:: Volume 13, Issue 2 (Spring 2018) ::
J. Mon. Ec. 2018, 13(2): 221-243 Back to browse issues page
Non-Linear Inflationary Dynamics based on the Concept of Missing Money in Iran
Elham Sehati 1, Yeganeh Mousavi Jahromi2, Mohsen Mehrara3, Abbas Najafizadeh4
1- Department of Economics and Banking, Arak Branch, Islamic Azad University
2- Department of Economics, Payam-e Noor University,
3- University of Tehran
4- Department of Economics and Banking, Arak Branch, Islamic Azad University
Abstract:   (1145 Views)
In this research, non-linear inflationary dynamics based on the concept of missing money is studied using the threshold autoregressive models based on seasonal data of the time interval (1990:04-2016:07) for the economy of Iran. The finding of the research shows that simple and Divisia liquidity growth variables are determined as threshold variables, and inflation reacts to changes in the growth of money through a three-regime process. The variables of simple liquidity growth, Divisia liquidity growth with a time lag and inflation expectations are the most critical factors influencing inflation. In both clarifications, GDP has anti-inflationary effects. In both models, the exchange rate has a stronger and positive impact on inflation than other policies under expansionary monetary policy conditions. The simple liquidity growth variable in the low monetary growth policy, due to the stimulation of economic activities shows anti-inflationary effects, and in the medium-term monetary growth, the policy explains the expected inflationary effects. Lagged Divisia liquidity growth in these policies always shows visible inflationary effects. It seems that the use of Divisia liquidity variable instead of a simple liquidity variable explains the non-linear behavior of inflation in a more satisfactory way.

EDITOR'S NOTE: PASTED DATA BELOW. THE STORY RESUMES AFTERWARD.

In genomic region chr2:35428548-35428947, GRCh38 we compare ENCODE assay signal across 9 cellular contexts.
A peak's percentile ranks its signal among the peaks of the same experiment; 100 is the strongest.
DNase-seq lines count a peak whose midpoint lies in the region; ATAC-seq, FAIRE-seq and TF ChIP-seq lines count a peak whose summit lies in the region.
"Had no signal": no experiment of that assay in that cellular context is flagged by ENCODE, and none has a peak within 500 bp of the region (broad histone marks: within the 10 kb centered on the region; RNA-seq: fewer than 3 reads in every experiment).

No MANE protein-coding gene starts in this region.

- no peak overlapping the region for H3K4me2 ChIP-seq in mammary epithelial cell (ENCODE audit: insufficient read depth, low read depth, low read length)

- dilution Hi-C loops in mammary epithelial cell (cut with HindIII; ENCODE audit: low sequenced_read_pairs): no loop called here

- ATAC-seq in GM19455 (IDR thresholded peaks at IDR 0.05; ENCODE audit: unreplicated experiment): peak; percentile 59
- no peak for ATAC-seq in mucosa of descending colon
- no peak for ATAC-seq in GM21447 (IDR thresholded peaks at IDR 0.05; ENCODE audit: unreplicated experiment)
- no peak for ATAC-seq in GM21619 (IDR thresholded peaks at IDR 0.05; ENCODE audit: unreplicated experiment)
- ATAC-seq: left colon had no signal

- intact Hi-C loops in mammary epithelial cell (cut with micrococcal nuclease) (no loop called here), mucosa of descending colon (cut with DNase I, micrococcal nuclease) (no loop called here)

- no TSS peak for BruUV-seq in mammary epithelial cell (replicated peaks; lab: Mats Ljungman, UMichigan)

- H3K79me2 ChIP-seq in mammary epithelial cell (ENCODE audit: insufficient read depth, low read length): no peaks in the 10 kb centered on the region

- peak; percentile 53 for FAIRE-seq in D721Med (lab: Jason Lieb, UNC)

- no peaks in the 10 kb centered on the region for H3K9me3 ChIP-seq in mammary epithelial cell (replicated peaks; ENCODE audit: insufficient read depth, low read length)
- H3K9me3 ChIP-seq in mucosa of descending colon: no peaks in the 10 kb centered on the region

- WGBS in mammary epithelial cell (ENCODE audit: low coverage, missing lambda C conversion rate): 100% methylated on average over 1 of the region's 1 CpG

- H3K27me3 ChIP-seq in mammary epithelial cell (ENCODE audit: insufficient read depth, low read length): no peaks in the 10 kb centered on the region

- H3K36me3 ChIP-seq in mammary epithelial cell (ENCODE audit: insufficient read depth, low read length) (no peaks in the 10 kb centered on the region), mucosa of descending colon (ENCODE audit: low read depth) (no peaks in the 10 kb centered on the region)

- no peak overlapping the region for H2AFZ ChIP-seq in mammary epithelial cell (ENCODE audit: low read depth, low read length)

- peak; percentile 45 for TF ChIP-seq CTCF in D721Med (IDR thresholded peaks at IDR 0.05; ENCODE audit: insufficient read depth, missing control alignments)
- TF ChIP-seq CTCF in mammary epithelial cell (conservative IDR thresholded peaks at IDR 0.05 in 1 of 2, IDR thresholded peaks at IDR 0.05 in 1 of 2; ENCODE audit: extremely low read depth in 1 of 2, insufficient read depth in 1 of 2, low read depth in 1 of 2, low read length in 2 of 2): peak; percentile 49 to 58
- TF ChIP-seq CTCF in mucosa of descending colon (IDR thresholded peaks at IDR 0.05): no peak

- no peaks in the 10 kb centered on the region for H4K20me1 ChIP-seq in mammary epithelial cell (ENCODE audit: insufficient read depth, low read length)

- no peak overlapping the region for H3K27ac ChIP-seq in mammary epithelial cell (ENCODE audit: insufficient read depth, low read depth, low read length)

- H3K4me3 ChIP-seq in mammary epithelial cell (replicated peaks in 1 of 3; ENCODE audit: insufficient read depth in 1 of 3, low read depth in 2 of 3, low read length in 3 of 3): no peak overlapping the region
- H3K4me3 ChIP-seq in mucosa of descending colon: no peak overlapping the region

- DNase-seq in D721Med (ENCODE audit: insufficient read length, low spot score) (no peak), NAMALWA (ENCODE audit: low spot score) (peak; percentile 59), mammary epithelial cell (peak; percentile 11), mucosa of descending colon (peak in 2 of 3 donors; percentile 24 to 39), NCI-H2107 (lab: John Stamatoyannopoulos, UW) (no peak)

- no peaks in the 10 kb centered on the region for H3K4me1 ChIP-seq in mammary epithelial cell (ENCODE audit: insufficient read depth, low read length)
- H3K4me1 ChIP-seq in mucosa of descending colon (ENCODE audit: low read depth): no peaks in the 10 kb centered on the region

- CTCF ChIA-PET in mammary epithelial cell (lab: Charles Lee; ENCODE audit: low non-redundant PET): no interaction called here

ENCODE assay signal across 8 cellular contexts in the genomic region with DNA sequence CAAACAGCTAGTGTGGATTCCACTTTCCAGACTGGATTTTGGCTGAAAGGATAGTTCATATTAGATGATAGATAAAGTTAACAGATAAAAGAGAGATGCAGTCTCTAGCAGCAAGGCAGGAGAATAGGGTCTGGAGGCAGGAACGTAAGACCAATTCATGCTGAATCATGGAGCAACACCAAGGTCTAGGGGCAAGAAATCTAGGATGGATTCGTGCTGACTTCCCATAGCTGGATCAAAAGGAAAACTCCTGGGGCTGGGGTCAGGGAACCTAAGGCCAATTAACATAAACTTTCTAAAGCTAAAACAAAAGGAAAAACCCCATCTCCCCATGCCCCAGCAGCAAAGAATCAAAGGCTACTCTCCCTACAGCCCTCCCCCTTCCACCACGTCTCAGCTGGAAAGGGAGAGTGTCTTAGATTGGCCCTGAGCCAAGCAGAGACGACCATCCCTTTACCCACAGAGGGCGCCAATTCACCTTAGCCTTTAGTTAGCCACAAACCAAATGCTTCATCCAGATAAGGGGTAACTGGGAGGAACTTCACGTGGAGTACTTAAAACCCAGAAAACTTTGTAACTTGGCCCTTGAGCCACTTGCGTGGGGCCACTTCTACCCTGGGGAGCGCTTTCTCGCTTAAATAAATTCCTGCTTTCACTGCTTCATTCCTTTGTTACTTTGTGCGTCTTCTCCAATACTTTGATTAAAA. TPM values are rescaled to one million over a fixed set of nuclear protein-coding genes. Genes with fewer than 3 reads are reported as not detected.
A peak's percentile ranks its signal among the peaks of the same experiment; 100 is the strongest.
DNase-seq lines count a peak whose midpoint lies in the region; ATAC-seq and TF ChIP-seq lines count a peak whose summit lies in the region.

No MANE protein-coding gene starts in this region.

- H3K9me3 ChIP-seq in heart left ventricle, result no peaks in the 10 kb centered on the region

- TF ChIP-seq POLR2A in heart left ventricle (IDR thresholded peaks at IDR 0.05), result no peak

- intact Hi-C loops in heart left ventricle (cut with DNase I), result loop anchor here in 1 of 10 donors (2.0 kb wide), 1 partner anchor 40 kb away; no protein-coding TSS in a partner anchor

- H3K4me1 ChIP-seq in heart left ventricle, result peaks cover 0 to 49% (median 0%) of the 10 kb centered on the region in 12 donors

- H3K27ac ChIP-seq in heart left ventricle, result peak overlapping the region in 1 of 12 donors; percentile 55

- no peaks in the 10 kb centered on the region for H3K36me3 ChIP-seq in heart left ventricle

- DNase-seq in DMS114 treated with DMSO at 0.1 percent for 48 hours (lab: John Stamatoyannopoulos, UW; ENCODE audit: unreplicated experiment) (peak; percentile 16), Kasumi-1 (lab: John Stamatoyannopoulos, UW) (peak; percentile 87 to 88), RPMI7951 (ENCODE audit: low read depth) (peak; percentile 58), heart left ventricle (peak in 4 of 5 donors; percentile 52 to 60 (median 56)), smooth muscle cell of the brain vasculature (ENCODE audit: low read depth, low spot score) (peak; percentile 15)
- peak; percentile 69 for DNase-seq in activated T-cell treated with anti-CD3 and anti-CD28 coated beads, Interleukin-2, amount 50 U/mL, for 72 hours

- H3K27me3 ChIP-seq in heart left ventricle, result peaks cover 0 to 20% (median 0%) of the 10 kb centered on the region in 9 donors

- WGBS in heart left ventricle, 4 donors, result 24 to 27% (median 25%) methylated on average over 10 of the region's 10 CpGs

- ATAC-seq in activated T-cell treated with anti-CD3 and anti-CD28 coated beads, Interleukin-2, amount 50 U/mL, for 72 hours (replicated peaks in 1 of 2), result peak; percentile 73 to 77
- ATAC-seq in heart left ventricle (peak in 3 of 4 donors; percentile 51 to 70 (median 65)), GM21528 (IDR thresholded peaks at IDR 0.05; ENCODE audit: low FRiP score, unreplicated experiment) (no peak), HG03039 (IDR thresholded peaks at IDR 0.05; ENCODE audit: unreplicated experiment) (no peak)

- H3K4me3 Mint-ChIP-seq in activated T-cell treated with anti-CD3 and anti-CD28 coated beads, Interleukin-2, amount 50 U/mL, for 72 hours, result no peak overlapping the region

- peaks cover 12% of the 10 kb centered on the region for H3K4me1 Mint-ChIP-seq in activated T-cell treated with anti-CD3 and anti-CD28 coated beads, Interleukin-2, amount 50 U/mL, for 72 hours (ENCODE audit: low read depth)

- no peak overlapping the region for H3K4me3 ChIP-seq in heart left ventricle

Keywords: Inflation, Non-Linear Dynamic, Simple and Divisia Monetary Aggregates, Threshold Autoregressive Models.
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Type of Study: Original Research - Theoric | Subject: Monetary Economics
Received: 27 Oct 2018 | Accepted: 14 Sep 2019 | Published: 20 Apr 2020

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Volume 13, Issue 2 (Spring 2018) Back to browse issues page